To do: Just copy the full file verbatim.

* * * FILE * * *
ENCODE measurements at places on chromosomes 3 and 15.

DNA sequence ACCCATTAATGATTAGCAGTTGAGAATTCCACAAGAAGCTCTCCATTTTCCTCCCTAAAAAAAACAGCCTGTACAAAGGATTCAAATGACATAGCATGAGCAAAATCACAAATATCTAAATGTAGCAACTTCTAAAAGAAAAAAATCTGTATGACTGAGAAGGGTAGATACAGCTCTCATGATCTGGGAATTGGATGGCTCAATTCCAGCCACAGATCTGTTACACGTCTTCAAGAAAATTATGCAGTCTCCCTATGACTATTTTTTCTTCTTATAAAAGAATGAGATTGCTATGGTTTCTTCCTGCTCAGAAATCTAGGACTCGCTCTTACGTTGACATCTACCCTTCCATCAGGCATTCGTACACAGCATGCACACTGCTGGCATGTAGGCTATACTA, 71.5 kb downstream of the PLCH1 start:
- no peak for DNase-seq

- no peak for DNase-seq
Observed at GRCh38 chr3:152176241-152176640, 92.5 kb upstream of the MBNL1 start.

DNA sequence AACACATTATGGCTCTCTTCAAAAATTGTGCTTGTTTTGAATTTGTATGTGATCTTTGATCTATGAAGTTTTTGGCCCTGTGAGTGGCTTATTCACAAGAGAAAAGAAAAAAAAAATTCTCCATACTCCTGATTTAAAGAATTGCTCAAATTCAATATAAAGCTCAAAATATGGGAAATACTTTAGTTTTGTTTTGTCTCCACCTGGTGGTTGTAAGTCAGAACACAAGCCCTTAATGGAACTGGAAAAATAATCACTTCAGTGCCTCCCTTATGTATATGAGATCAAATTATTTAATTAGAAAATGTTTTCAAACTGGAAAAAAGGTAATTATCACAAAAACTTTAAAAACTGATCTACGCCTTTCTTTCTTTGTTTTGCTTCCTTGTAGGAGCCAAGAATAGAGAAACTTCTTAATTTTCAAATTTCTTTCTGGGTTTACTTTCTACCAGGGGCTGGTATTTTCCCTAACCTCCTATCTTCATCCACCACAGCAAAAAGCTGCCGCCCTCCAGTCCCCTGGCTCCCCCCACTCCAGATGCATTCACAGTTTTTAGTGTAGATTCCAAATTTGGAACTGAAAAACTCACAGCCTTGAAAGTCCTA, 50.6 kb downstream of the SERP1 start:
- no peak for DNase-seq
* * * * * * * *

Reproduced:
ENCODE measurements at places on chromosomes 3 and 15.

DNA sequence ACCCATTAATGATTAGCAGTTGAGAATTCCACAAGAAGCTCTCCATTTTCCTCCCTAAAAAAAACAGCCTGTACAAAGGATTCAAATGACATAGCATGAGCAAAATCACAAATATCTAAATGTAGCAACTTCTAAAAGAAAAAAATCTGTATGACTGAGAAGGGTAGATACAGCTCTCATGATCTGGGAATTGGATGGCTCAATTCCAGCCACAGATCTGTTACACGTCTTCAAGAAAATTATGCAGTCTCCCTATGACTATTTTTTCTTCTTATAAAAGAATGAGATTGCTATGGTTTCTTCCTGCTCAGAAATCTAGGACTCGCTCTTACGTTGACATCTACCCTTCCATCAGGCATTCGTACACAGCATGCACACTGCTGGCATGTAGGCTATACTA, 71.5 kb downstream of the PLCH1 start:
- no peak for DNase-seq

- no peak for DNase-seq
Observed at GRCh38 chr3:152176241-152176640, 92.5 kb upstream of the MBNL1 start.

DNA sequence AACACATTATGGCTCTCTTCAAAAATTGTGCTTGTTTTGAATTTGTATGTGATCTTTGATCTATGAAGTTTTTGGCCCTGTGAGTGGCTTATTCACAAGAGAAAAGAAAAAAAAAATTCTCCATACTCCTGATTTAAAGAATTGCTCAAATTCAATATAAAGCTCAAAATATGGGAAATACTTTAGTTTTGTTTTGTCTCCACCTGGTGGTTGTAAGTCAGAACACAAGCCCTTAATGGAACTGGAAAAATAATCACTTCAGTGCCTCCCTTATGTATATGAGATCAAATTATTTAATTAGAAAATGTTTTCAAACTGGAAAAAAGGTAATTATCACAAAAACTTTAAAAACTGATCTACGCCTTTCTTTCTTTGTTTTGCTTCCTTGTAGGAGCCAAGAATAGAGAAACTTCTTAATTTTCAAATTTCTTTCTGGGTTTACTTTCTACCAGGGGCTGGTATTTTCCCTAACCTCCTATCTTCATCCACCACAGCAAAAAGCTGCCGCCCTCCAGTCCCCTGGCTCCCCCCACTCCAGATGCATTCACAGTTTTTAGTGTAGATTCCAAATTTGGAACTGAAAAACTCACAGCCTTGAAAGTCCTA, 50.6 kb downstream of the SERP1 start:
- no peak for DNase-seq